Analyzing my application I can see very long Wait and WaitOne times. Analyzing it as sugested on another post on this community I came to isolate the problem: it is taking too much time bein called by the System.Web.Hosting.ISAPIRuntime.ProcessRequest(System.IntPtr, int).
That's all I can see along with high webrequest times on the same PurePath. Is there a way to further investigate this? I konw the waits are used to sync threads, and maybe things are not instrumented properly according to this topic https://answers.dynatrace.com/questions/93220/hom-.... Some help on this would be much apreciated. I will try to attach a session to this post to faciliate investigation. PurePaths that represent this condition contain the text SalvarProposta, filtering by this will help the analysis.
During WarRoom DBAs were able to see some table locks making database calls take very long. These calls were inside .Net remoting calls. What I could assume comparing to the application baseline is that the app already has as .Net remoting performance problem, that was increased due to this this DB issue.
Is that anything else I can extract here? I would like to better pinpoint the cause of these long wait times.
Thanks for incluidng a session to help with the analysis. Here are some things I'm noticing:
- SQL exceptions indicating a timeout at the database, likely due to the DB locks confirmed by the DBAs:
- There are some threading issues as you suspected. We know this because of the following symptoms:
Generally when you see sync time on framework-level methods like WaitOneNative, it's usually not a problem in that method itself (the framework), but in the app that's using the framework. It's possible that the DB locks led to a backup in threads on the app.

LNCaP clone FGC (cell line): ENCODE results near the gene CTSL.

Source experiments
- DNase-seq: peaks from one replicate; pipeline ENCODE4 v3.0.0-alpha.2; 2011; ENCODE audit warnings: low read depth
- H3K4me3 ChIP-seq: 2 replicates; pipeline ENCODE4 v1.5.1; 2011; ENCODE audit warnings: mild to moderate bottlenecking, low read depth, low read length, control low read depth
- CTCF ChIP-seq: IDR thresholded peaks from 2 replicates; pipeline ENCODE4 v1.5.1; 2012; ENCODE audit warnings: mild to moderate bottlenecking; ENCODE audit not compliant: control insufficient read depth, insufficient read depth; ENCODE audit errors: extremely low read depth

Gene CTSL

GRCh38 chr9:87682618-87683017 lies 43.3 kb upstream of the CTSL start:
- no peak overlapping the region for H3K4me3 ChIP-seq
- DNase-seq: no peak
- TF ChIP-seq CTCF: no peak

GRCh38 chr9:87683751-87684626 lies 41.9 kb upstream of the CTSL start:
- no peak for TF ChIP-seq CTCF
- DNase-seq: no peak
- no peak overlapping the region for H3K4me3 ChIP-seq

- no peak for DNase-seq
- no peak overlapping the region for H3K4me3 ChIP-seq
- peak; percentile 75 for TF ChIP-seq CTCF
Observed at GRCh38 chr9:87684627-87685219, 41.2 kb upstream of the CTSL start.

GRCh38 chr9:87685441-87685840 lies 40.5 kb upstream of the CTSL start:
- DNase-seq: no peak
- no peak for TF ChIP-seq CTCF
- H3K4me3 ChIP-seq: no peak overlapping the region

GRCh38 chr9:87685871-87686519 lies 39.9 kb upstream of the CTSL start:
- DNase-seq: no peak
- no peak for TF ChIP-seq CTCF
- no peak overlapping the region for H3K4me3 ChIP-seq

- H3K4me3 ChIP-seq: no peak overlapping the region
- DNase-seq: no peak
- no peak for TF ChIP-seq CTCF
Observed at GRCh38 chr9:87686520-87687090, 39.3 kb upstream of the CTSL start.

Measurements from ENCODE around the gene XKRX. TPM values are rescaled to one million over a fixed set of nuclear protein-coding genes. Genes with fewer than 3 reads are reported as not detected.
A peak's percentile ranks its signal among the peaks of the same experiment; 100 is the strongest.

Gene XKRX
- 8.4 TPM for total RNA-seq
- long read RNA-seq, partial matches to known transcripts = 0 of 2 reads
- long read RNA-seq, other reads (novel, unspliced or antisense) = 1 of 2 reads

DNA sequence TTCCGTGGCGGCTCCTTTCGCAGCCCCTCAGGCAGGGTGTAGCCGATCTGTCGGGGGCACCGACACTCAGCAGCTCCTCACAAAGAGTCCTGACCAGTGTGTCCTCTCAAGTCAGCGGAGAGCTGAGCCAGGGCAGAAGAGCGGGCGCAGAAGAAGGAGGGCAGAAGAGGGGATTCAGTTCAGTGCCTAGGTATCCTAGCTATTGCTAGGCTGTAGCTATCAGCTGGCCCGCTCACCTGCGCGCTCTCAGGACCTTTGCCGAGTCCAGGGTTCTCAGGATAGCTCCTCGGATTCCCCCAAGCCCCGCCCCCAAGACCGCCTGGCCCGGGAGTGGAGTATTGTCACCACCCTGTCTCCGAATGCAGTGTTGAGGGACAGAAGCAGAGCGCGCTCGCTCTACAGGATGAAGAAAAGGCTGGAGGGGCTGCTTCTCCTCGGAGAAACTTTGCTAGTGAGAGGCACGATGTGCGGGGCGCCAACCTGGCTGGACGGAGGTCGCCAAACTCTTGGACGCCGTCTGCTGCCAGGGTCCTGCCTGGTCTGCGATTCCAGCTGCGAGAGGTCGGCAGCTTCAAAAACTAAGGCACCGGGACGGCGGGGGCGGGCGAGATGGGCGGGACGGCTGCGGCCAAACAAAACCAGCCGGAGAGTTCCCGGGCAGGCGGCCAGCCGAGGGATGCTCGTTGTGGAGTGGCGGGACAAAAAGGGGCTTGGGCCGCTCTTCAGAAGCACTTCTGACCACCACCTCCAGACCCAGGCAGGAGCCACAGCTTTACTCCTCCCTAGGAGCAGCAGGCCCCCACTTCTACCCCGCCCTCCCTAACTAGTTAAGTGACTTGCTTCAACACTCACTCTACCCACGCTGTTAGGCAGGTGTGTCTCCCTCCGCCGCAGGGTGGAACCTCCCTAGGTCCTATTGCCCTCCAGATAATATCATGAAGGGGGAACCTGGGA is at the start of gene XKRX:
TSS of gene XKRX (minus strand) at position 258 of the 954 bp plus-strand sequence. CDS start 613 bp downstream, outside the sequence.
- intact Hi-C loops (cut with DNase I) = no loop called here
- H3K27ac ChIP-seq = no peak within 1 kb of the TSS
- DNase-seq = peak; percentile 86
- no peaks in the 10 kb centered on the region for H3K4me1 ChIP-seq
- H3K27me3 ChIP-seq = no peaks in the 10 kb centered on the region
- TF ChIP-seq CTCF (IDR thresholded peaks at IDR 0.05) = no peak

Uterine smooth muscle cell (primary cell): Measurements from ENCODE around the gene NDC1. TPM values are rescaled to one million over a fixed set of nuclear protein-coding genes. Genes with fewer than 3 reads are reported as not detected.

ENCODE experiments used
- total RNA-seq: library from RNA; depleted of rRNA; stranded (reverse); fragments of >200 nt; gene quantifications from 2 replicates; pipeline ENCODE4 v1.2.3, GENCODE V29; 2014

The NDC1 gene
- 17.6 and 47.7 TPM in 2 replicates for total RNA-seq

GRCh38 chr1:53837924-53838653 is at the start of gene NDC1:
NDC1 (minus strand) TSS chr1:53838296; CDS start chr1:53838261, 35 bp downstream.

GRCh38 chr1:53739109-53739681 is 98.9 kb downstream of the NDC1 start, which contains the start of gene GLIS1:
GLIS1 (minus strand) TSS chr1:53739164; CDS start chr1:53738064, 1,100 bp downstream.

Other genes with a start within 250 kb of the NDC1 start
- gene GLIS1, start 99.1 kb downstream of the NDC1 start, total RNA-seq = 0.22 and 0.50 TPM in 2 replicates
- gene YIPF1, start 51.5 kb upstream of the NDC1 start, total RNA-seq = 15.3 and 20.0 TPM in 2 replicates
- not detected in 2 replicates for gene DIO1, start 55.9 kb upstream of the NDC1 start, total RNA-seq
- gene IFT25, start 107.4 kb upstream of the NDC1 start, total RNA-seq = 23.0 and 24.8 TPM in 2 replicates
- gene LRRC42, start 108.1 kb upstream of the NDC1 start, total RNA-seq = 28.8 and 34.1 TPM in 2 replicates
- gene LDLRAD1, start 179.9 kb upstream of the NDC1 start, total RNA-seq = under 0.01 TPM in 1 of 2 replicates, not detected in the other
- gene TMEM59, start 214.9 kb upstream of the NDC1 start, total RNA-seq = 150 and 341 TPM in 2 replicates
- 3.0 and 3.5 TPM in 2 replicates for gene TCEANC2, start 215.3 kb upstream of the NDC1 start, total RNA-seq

I would chart the .NET thread count measure to look for a spike in thread counts around the time of the DB locks to see if the sync issue could be related to that - I was only able to chart 2 minutes of data points, not enough to spot any trends.
If you can recreate this condition in a lower environment, it will help to capture a thread dump while there is high sync time to see what the threads are waiting from (on the call stack), as well as capture a cpu sample to get an idea of the call order that leads to the condition.
Thanks Andrew. I was informed by the customer that during the whole day they experienced the DB locks, I have charted the thread count and it is easy to see that the value only increases throughout the day. I as informed that they made several changes to the DB to prevent the locks, but application only got back to its normal behavior after an IIS reset by the end of the day.
Unfortunately my session only has data related to the timeframe prior to the ISS reset. I can see that this is a point for improvement to the customer as the application normaly has high sync times. In crisis moments this just makes things worse.
Thanks a lot for your answer.